599 F.2d 908
203 U.S.P.Q. 169
NORRIS INDUSTRIES, INC., a corporation, Plaintiff-Appellee,
The TAPPAN COMPANY, a corporation, Defendant-Appellant.
United States Court of Appeals,
July 2, 1979.
D. Bruce Prout, Leo J. Young, Christie, Parker & Hale, Pasadena, Cal., for defendant-appellant.
Michael D. Harris, Los Angeles, Cal., William Poms, Miketta, Glenny, Poms & Smith, Los Angeles, Cal., for plaintiff-appellee.
Appeal from the United States District Court for the Central District of California.
EAST, District Judge:
Norris Industries, Inc. (Norris) instituted this action seeking declaratory judgment that United States Patents 3,081,392 and 2,831,952, issued to Elmer Warner and assigned to The Tappan Company (Tappan), were invalid and not infringed. Tappan counterclaimed for infringement of claims 1-7, 11, and 12 of 3,081,392 and claims 4, 5, and 10-12 of 2,831,952. Patent 3,081,392 embodies Warner's alleged invention of a microwave oven with an electrical radiant heating element within the microwave cavity to brown food. Patent 2,831,952 is an adaptation to a built-in oven.
The District Court entered extensive findings of fact and conclusions of law holding each of the above claims invalid and not infringed, and based thereon, entered judgment on December 29, 1976, 193 U.S.P.Q. 552 (1976).
On appeal, Tappan challenges the District Court's findings of anticipation by the 1947 work of George Schroeder, obviousness, and double patenting. We note jurisdiction and affirm.
The District Court's findings were prepared and submitted by counsel for Norris and, therefore, suspect. Zweig v. Hearst Corp., 594 F.2d 1261, at 1263 n.2 (9th Cir., 1979). Nevertheless, we are still bound by the clearly erroneous standard. Photo Electronics Corp. v. England, 581 F.2d 772, 777 (9th Cir. 1978). The findings of fact herein involved, though not the handworkings of the District Judge, "are formally his; . . . not to be rejected out-of-hand, and . . . they will stand if supported by evidence." United States v. El Paso Natural Gas Co., 376 U.S. 651, 656, 84 S.Ct. 1044, 1047, 12 L.Ed.2d 12 (1964).
On the subject of anticipation, the District Court found that "(t)he 1947 work of Schroeder included all of the same elements, arranged in the same manner and operating to produce the same results as required in each of the claims of Warner (3,081,392) and (2,831,952)." A patent is invalid under 35 U.S.C. § 102(g) if "before the applicant's invention thereof the invention was made in this country by another who had not abandoned, suppressed, or concealed it." Tappan had the burden of proving abandonment, suppression, or concealment but presented no evidence concerning actions by Schroeder to abandon, suppress, or conceal his invention.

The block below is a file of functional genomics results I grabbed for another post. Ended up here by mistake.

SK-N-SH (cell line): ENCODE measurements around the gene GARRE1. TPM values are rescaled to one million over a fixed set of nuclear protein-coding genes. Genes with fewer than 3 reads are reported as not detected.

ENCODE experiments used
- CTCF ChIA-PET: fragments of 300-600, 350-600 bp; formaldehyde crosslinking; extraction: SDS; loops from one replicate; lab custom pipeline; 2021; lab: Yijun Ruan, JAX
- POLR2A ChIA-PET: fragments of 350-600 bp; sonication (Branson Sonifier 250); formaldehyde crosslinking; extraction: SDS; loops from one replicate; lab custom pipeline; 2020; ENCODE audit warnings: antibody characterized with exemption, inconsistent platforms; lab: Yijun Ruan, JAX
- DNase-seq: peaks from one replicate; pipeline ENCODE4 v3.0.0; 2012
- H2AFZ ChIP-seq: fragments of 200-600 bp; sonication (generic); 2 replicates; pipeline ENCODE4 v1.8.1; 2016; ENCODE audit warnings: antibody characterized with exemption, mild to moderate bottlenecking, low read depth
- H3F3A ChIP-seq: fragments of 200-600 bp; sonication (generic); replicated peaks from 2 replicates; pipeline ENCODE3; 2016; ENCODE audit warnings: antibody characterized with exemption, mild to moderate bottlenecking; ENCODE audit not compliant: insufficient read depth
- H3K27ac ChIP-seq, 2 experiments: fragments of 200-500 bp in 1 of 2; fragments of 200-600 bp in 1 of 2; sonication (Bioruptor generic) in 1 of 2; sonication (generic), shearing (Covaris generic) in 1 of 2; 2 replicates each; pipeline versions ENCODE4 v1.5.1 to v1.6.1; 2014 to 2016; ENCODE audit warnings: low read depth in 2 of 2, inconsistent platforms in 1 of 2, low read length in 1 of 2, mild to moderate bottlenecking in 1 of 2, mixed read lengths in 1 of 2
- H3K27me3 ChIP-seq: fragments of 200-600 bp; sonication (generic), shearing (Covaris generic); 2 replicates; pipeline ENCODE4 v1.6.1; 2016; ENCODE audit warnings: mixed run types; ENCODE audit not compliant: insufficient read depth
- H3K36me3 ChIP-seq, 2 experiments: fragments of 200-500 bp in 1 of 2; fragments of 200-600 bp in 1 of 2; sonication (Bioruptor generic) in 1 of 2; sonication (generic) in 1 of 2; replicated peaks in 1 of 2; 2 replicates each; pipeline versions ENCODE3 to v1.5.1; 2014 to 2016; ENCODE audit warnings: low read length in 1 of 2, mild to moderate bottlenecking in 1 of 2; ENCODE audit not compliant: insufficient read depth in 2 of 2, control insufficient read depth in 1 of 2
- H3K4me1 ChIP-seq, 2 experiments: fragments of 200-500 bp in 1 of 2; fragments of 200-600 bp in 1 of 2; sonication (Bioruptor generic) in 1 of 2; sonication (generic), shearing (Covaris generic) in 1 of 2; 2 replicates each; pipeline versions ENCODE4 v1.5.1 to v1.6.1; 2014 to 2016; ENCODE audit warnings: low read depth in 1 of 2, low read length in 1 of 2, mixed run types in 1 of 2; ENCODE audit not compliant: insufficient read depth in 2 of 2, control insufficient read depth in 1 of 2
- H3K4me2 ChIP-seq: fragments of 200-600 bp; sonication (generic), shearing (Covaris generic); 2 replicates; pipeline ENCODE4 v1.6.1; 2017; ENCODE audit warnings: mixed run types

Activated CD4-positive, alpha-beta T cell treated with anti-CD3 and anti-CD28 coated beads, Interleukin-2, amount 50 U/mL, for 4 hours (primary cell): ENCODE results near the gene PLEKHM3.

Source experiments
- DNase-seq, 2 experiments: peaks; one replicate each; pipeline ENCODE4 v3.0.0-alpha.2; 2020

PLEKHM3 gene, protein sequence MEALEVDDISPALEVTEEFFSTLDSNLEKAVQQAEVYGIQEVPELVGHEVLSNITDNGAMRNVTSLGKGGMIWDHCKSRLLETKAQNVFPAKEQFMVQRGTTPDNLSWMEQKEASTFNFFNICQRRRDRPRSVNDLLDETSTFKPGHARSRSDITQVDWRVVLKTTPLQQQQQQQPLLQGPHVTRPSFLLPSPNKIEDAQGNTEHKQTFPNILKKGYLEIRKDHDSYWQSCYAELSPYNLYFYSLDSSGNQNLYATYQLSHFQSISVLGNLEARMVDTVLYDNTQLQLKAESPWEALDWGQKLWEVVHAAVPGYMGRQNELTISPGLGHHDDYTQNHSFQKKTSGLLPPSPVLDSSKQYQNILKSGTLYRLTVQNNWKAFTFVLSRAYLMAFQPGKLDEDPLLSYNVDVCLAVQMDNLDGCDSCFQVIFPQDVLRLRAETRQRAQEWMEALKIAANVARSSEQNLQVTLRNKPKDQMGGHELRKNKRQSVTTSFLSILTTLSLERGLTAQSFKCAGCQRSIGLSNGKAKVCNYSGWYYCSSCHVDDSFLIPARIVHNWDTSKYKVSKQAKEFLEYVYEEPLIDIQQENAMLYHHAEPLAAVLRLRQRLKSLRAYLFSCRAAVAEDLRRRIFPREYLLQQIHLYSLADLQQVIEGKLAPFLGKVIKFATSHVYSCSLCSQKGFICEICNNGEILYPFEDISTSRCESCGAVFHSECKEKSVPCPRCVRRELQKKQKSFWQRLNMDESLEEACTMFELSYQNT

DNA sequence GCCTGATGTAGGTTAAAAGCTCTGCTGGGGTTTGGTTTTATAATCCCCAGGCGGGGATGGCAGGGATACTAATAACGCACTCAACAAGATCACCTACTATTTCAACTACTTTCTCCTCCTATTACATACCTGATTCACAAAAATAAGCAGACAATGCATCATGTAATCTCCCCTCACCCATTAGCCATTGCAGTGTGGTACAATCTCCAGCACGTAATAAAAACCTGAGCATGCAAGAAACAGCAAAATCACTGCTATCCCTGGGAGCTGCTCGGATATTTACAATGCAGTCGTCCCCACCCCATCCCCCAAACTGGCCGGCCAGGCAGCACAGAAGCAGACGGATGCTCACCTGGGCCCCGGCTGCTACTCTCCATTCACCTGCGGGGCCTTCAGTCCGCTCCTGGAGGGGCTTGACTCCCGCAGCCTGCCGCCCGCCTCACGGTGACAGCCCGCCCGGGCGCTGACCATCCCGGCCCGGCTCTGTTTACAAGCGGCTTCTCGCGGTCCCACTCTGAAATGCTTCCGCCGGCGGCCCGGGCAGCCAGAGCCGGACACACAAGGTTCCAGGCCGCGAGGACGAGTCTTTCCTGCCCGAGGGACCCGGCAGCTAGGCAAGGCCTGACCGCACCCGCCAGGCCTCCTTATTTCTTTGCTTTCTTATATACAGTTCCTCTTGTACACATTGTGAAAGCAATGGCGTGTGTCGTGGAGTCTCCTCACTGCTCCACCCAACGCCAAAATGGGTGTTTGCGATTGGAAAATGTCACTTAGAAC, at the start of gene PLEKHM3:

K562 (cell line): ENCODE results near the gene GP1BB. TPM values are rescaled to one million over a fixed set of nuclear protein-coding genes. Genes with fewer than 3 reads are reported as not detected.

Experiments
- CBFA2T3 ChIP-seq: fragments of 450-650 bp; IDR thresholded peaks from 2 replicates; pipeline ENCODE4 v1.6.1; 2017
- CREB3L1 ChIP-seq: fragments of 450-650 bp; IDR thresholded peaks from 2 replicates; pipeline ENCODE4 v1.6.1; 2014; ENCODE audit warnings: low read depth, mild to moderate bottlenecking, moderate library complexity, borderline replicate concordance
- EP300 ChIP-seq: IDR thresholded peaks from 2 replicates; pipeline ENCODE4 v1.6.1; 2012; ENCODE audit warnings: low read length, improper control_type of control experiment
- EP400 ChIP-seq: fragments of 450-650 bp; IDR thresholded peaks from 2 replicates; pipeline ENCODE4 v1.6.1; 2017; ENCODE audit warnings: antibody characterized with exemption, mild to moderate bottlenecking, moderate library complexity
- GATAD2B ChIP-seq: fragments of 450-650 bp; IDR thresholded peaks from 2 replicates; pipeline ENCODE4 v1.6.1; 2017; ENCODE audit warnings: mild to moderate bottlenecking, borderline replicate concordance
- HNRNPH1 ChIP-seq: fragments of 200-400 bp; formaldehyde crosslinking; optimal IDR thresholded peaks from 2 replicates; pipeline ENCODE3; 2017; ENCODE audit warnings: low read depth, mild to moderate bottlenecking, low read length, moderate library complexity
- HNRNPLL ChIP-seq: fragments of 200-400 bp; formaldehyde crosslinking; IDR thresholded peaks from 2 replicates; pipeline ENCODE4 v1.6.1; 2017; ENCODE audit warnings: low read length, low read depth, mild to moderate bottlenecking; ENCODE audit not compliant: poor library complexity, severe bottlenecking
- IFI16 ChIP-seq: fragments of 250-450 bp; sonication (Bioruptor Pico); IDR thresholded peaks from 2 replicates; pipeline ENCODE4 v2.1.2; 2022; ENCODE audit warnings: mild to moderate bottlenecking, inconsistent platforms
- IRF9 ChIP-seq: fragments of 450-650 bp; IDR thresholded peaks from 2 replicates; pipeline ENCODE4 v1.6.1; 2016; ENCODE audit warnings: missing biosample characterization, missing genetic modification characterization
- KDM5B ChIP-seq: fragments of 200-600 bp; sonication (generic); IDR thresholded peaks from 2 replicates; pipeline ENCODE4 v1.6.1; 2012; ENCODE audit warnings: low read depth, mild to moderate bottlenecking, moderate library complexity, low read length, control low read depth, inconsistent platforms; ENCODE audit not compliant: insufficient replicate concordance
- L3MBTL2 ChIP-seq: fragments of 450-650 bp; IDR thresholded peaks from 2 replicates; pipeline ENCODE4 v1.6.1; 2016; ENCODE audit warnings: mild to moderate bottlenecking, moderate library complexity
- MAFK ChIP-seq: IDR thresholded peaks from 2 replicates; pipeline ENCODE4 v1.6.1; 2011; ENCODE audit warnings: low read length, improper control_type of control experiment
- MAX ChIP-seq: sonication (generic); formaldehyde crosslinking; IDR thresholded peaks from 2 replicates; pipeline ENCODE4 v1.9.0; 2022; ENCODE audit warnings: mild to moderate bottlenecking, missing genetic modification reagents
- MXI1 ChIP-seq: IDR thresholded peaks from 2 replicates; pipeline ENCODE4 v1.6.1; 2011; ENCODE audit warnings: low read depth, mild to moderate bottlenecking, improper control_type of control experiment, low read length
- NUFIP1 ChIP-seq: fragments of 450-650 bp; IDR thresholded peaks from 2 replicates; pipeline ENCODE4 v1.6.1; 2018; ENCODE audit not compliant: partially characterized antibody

In determining that Tappan's patents were obvious to one of ordinary skill in the art, 35 U.S.C. § 103, the District Court reviewed the prior art; compared each claim of Tappan's patents to the prior art; and considered the level of ordinary skill in the art, as required by Graham v. John Deere Co., 383 U.S. 1, 17, 86 S.Ct. 684, 15 L.Ed.2d 545 (1966). "The trial court's Graham findings are binding on appeal if not clearly erroneous." Saf-Gard Products, Inc. v. Service Parts, Inc., 532 F.2d 1266, 1272 (9th Cir.), Cert. denied, 429 U.S. 896, 97 S.Ct. 258, 50 L.Ed.2d 179 (1976).
In addition, the District Court found that Tappan's patents were "combination" patents producing no new or different function as required by Anderson's-Black Rock, Inc. v. Pavement Salvage Co., 396 U.S. 57, 90 S.Ct. 305, 24 L.Ed.2d 253 (1969).1
Finally, the Court found Patent 3,081,392 invalid because it was a second patent issued for one invention, in violation of Miller v. Eagle Manufacturing Co., 151 U.S. 186, 198, 14 S.Ct. 310, 38 L.Ed. 121 (1894).2
Our scrutiny of the record reveals ample evidence to support the District Court's findings of fact and no basis for a conclusion that those findings were clearly erroneous. The judgment of the District Court is, therefore, affirmed.
Honorable William G. East, Senior United States District Judge for the District of Oregon, sitting by designation
We reject Tappan's claim that the District Court erroneously excluded or discounted evidence pertaining to the "long felt need" met by Warner's invention. "(S)uch secondary considerations cannot be the basis for validating a patent which, as here, is lacking in invention." Deere & Co. v. Sperry Rand Corp., 513 F.2d 1131, 1133 (9th Cir.), Cert. denied, 423 U.S. 914, 96 S.Ct. 218, 46 L.Ed.2d 142 (1975)
Tappan urges this Court to consider its good faith in applying for a patent for its generic device first and then for its "improvement." The delay in issuing the patent for the original product was caused by the Patent Office, not by Tappan. These assertions simply do not alter the District Court's findings that the two patents are "not patentably distinct."